Nadal’s familiar sinking feeling
Nadal’s familiar sinking feeling
Rafael Nadal has won everything there is to win in tennis. Including all four Grand Slam titles.
Yet of the four major tournaments, mastering Melbourne has always proved the hardest.
It is a decade since the Spaniard triumphed at the Australian Open. One would have imagined he would win at least another trophy – if not several more – in the ensuing years at a tournament he loves and at which the conditions suit his game.
Yet he remains with a solitary Norman Brookes Challenge Cup.
The Australian Open is widely, and rightly, known as the Happy Slam. However, it hasn’t been a particularly happy place in the later rounds for Nadal.
On Sunday night, he suffered the heaviest Grand Slam final loss of his career to Novak Djokovic. The 6-3 6-2 6-3 defeat marks the first time in his career he has lost a major final in straight sets. It also means he has lost his last four finals at Melbourne Park.
In the 2012 and 2017 finals, Nadal led by a break in the fifth set against Djokovic and Roger Federer respectively, but couldn’t maintain his momentum. And in 2010, 2011, 2014 and 2018, his body betrayed him, nowhere more cruelly than during the 2014 final against Stan Wawrinka.
Thankfully, injury wasn’t a factor in Sunday night’s loss to Djokovic.
“The real thing is he played so well,” Nadal said. “He did a lot of things, very difficult, unbelievably well. He hit so long. His return was fantastic. He was super quick.
“I really believe that he was able to work very hard on the off-season on his movement. He was moving unbelievable well. I felt that good shots came back with offensive position for me, after not a bad shot from me, I have been in the defensive position.
“He was better than me tonight. That's the sport. We can talk a lot, but when the player did almost everything better than you, you can't complain much. The only thing that you can say is congrats to the opponent, well done."
However, injury had played a part in preventing Nadal being best prepared entering this year's event.
The Spaniard did not play a competitive match between the US Open in September – where he withdrew in the middle of his semifinal against Juan Martin del Potro with a knee injury – and Australian Open 2019.
In that intervening period, the knee injury – which wiped out his Asian swing – was followed by an abdominal strain that prevented him from playing the Paris Masters and the ATP Finals in London. Shortly after that he required ankle surgery.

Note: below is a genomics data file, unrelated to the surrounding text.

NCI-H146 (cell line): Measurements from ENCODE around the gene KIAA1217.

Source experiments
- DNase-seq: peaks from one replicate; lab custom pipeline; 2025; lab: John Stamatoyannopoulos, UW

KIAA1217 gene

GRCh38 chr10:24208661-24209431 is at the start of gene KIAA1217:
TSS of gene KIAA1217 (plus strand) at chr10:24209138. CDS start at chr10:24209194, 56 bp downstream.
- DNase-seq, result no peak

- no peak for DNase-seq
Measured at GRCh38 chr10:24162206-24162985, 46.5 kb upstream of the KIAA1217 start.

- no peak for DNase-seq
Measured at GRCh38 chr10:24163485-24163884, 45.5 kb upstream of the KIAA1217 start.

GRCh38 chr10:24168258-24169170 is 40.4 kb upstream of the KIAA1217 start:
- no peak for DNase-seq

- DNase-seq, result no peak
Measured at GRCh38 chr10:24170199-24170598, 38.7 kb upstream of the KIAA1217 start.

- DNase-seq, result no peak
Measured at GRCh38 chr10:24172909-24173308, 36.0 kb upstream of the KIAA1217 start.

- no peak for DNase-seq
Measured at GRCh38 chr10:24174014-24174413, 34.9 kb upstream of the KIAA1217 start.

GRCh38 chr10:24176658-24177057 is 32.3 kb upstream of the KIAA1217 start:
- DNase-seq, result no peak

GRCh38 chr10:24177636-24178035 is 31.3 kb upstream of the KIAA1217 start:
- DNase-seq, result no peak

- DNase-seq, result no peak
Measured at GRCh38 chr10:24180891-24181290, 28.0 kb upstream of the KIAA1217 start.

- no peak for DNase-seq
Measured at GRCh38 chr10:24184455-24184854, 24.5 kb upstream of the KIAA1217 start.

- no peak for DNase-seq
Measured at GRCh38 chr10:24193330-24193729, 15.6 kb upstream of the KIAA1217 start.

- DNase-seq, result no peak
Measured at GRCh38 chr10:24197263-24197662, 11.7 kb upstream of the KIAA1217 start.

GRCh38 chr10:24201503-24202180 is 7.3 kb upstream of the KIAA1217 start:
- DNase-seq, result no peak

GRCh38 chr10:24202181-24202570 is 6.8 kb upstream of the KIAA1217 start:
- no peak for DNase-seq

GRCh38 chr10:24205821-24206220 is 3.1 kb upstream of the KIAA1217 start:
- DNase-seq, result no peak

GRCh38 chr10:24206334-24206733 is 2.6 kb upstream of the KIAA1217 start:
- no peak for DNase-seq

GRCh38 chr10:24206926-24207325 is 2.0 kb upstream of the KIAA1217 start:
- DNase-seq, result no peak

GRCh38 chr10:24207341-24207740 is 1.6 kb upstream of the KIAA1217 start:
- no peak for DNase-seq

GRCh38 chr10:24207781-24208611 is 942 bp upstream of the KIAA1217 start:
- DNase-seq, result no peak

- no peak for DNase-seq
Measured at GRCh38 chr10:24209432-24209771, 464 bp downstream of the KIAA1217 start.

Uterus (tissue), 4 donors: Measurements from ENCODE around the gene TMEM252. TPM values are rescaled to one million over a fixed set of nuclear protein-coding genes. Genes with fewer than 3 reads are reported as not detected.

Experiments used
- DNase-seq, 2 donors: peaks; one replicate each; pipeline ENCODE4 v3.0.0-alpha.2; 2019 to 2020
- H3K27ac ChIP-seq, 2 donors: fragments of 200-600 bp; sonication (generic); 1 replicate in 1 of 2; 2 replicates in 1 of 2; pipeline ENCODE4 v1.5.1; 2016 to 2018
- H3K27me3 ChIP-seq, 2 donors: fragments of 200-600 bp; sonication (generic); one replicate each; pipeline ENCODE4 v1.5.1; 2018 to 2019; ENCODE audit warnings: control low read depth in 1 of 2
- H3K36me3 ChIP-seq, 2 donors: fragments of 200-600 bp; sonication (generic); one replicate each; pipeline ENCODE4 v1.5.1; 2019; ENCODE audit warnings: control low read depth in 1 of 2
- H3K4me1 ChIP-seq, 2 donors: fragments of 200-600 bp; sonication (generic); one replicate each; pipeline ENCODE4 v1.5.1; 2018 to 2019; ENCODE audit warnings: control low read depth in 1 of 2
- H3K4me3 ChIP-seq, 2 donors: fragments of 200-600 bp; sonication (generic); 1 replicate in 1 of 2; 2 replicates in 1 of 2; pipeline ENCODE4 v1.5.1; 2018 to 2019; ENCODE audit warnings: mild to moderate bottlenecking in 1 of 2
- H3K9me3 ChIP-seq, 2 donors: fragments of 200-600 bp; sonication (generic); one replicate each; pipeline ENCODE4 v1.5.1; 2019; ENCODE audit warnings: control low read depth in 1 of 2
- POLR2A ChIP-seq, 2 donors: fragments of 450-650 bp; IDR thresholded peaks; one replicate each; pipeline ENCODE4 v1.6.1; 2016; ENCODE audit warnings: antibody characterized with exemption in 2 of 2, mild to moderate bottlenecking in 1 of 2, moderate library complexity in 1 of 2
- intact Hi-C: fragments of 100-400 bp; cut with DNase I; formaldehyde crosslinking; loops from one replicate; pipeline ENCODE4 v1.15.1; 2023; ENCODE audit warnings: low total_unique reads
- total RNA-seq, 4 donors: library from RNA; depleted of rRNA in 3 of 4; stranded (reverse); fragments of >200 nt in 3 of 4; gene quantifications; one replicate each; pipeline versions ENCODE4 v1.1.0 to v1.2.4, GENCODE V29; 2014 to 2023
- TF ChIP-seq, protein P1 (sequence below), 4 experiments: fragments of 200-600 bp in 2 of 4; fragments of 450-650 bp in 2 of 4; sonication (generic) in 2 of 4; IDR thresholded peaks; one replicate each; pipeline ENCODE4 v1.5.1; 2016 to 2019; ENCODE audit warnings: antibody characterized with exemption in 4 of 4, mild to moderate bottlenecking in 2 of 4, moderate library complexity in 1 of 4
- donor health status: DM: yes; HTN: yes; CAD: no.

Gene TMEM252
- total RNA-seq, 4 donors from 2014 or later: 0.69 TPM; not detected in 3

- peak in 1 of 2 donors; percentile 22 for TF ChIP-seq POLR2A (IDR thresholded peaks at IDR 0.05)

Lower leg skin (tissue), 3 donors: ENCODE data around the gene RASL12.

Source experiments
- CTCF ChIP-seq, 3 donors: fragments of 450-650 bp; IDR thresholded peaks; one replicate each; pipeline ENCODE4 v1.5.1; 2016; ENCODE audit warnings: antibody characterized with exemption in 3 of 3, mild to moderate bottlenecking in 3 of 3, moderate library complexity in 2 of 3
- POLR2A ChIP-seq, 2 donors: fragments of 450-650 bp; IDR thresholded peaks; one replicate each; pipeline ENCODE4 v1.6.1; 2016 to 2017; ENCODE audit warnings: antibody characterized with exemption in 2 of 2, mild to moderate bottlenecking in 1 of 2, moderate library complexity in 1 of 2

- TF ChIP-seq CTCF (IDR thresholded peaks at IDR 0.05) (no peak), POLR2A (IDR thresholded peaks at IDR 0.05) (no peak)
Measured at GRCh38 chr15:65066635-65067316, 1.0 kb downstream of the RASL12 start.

Then, he pulled out of an exhibition event in Abu Dhabi as well as the Brisbane International, more a precautionary move to be 100 per cent healthy for the Australian Open.
He looked imperious in his six matches leading into the final, but in hindsight, his path was somewhat devoid of landmines given he did not face a top-10 player all fortnight. The highest-ranked opponent he played was an overmatched world No.15 Stefanos Tsitsipas, a 20-year-old featuring in his first major semifinal.
“I think I was playing great during the both weeks in offensive positions. But because of the things that happened to me in terms of surgery, then what happened in Abu Dhabi, I was not able to work that much the defensive game,” Nadal explained. “If I am able to run 100 per cent and to resist every ball (against Djokovic), then you find ways. The things that looks easy for him become little bit more difficult when you have to do it one more time, one more time and one more time.
“I was not able to push him to do it one more, one more, one more every time.”
Nadal conceded that, with the level Djokovic attained in Sunday night’s final, it may have been difficult to contend with him even if he had enjoyed uninterrupted preparation for the 2019 season.
Yet he believed he would have put up more of a fight.
And with more matches, more practice and more conditioning, Nadal said he was confident he could get back to the level that has seen him claim 17 major titles and hold the No.1 ranking for 196 weeks.
“I need more weeks like this one. Like this, I believe the level of tennis have been great. Is something that I am not worried much. Only thing is about time,” he said. “I know that the season is long. My first priority at all, more than winning titles or not, is be happy.
“To be happy, I need to be healthy. I going to do the things that give me better chance to be healthy more than anything. If I am healthy, I am competitive, I am happy, I have the chance to win tournaments.”
He’ll be hoping one of those will be Australian Open 2020.